This post was written for inclusion in the monthly Carnival of Natural Parenting hosted by Code Name: Mama and Hobo Mama. This month our participants have written about something new they've learned about their local farmers.
There's certainly a lot of work involved, from the planning and soil cultivation to the purchasing and starting seed. Then comes the planting, fertilizing, watering, weeding, and pruning, before eventually (hopefully) harvesting and finally: consuming.
But growing food is more than just work, more than a list of tasks. There's a great sense of responsibility about what goes into producing the things we fuel our bodies with. This is something I really love getting to experience when I go to the farmers' market: each person selling there is intimately acquainted with whatever her specialty is, be it garlic, goat cheese, hazelnuts, eggs, or fish. Each merchant is an expert on his product, and he's always happy to answer any questions I might have.
What's more, I've come to understand that there's a complex art to growing food. It takes a certain type of daring, creative person to choose to invest their livelihood in food production:
- The man selling the organic, free range eggs has a personal relationship with his chickens—he knows what they do all day and what they most prefer to eat. He even knows which ones are the alphas who like to pick on the more timid ones.
- The women selling bouquets know which flowers grew heartier this year because of the lack of rain, and which kinds will last the longest on your mother's dinner table. They pick from large buckets of fresh flowers one by one, working quickly right before your eyes to create the most beautiful, fragrant sculptures you'll ever see.
- The teenagers working at the berry stand know how to pick out the most beautiful and appealing berries to place together in a flat, and they're proud of what they're selling. They're not shy about offering samples because they know—they know that once you've tasted just one you won't be able to walk away without buying at least a quart or two to take home with you (if they make it that far).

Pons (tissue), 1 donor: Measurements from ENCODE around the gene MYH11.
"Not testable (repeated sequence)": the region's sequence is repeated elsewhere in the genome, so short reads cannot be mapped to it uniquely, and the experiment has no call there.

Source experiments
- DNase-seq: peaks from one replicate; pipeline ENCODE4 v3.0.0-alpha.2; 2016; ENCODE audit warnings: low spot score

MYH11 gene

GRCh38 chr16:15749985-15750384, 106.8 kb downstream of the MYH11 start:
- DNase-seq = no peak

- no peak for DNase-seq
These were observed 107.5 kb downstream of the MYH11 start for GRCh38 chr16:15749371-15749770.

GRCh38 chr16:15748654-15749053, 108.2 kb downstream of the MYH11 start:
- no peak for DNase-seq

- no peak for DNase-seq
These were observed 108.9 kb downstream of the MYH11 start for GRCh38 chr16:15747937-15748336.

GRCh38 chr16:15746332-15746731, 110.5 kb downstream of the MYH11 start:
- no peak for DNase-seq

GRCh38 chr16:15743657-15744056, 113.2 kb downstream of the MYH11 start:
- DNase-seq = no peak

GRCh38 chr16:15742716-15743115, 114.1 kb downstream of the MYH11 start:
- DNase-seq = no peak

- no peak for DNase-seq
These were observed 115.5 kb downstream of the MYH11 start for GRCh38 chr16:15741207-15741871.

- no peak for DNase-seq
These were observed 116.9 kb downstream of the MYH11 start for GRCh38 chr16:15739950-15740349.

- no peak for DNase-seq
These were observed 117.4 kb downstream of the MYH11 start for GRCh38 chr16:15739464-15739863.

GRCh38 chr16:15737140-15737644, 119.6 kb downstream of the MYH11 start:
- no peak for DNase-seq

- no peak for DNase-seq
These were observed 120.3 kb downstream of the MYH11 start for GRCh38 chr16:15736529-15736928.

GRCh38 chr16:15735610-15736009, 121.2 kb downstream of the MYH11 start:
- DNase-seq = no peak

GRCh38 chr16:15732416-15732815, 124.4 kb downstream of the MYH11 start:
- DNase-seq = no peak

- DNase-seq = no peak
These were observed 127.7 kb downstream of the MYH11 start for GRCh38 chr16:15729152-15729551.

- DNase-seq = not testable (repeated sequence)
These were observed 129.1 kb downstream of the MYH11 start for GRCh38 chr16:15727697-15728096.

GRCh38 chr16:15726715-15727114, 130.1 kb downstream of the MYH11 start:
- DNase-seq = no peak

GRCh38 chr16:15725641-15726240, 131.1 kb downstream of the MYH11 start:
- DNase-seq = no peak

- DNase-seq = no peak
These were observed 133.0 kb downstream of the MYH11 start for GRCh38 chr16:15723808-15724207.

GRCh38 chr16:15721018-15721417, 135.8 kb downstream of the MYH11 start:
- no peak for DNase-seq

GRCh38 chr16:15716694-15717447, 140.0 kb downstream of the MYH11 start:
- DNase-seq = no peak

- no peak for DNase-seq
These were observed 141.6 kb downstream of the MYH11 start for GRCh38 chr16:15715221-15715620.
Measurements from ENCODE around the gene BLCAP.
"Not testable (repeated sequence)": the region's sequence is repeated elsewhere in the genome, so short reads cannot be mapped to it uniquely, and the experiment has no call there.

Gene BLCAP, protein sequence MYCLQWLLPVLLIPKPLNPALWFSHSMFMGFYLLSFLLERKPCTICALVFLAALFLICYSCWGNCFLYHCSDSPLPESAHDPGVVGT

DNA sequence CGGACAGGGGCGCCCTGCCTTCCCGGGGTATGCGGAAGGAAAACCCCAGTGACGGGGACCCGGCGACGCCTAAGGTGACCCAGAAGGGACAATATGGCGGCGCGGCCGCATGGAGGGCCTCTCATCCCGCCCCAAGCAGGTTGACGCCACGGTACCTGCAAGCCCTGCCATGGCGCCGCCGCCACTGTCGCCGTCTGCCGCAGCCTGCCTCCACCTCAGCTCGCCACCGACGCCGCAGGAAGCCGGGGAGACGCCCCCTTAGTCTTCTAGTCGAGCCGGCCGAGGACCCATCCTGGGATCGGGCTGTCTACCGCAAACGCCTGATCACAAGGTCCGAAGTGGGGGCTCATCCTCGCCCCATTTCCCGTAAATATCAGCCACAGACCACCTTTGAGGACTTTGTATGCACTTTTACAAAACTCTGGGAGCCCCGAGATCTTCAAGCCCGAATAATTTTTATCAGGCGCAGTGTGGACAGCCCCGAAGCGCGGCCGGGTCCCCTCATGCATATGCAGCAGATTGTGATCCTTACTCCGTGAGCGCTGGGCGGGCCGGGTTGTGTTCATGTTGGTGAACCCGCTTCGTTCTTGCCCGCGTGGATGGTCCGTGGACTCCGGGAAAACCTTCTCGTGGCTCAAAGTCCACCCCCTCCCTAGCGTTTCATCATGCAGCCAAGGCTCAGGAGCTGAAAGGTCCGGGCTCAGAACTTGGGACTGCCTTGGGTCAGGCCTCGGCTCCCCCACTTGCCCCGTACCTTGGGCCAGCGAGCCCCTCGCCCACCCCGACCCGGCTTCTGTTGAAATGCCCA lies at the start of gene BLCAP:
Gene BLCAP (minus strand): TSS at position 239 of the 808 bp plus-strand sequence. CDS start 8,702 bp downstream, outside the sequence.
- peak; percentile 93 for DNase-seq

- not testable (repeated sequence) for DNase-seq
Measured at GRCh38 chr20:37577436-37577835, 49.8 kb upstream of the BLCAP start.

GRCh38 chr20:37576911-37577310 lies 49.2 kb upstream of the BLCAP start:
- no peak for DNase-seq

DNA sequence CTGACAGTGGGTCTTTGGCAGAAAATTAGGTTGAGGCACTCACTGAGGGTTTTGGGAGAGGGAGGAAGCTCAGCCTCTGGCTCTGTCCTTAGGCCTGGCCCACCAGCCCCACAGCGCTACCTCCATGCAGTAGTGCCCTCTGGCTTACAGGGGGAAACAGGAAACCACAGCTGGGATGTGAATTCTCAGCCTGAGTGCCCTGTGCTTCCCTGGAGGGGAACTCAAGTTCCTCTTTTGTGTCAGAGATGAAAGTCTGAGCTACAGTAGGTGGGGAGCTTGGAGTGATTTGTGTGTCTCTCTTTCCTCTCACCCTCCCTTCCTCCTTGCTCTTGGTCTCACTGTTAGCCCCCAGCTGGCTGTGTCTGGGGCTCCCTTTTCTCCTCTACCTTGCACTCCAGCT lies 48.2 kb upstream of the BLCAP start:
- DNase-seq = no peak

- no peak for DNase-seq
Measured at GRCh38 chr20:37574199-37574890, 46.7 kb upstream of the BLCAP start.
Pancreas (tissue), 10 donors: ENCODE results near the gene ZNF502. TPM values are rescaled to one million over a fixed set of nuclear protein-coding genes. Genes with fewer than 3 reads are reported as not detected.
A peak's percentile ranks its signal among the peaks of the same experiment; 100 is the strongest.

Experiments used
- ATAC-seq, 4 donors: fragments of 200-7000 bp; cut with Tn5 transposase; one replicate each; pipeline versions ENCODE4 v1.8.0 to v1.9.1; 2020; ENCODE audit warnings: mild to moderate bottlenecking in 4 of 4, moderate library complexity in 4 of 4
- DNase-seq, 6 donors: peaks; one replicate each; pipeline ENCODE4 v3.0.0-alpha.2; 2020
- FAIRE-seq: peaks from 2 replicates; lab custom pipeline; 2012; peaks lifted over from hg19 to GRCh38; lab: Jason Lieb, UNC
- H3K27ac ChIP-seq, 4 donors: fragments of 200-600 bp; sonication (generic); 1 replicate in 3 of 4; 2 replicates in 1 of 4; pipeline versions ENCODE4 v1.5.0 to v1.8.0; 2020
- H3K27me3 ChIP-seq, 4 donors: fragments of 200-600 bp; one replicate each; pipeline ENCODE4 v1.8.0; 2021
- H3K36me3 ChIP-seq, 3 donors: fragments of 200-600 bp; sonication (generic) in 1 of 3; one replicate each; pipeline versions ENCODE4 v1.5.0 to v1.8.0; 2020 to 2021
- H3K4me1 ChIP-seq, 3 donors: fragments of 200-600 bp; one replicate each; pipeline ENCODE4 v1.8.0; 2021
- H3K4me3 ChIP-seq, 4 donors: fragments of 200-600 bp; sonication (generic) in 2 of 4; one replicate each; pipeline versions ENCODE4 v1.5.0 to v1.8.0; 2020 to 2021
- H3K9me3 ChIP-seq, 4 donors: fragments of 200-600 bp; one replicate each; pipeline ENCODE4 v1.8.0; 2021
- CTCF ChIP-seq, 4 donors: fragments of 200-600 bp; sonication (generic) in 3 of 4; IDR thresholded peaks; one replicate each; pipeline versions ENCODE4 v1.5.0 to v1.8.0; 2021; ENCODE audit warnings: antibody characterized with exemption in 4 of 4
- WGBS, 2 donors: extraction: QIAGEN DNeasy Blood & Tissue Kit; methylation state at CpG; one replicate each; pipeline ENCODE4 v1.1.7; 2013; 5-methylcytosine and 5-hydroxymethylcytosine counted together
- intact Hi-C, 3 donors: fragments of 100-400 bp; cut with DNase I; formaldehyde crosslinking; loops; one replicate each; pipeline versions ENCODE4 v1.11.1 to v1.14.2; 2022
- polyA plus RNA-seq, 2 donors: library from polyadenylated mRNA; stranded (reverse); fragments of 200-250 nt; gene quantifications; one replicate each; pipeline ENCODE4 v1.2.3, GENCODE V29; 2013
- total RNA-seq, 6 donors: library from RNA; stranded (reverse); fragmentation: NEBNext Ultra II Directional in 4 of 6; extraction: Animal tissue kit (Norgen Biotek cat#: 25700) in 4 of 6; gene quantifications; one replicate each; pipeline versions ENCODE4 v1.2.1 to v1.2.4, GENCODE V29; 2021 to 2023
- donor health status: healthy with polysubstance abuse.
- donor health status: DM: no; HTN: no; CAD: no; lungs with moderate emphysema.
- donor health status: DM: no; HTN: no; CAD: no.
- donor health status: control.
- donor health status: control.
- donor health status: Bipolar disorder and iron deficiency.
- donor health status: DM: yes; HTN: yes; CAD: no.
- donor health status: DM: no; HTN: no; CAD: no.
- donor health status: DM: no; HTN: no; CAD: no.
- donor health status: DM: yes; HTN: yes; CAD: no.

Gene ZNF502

- The father and son at the fish stand look tired because they've been up and out in their boat since dawn. They sell the day's catch from a cooler they brought with them straight from the dock. There's nothing much fresher than that!
Shopping at farmers' markets has definitely helped me to better appreciate the food I eat. It's helped me to be more conscious about the types of food operations I support with my patronage. It's encouraged me to be intentional about eating seasonally, preserving what I can during the growing season, and doing my best to not let anything go to waste.
Beyond that, though, for me there has always been something truly magical about wandering through the market taking in the sights, sounds, smells, and tastes of a place that is so alive. There's just nothing quite so beautiful as experiencing the cycle of creation.
Visit Code Name: Mama and Hobo Mama to find out how you can participate in the next Carnival of Natural Parenting!
Please take time to read the submissions by the other carnival participants:
(This list will be live and updated by afternoon August 14 with all the carnival links.)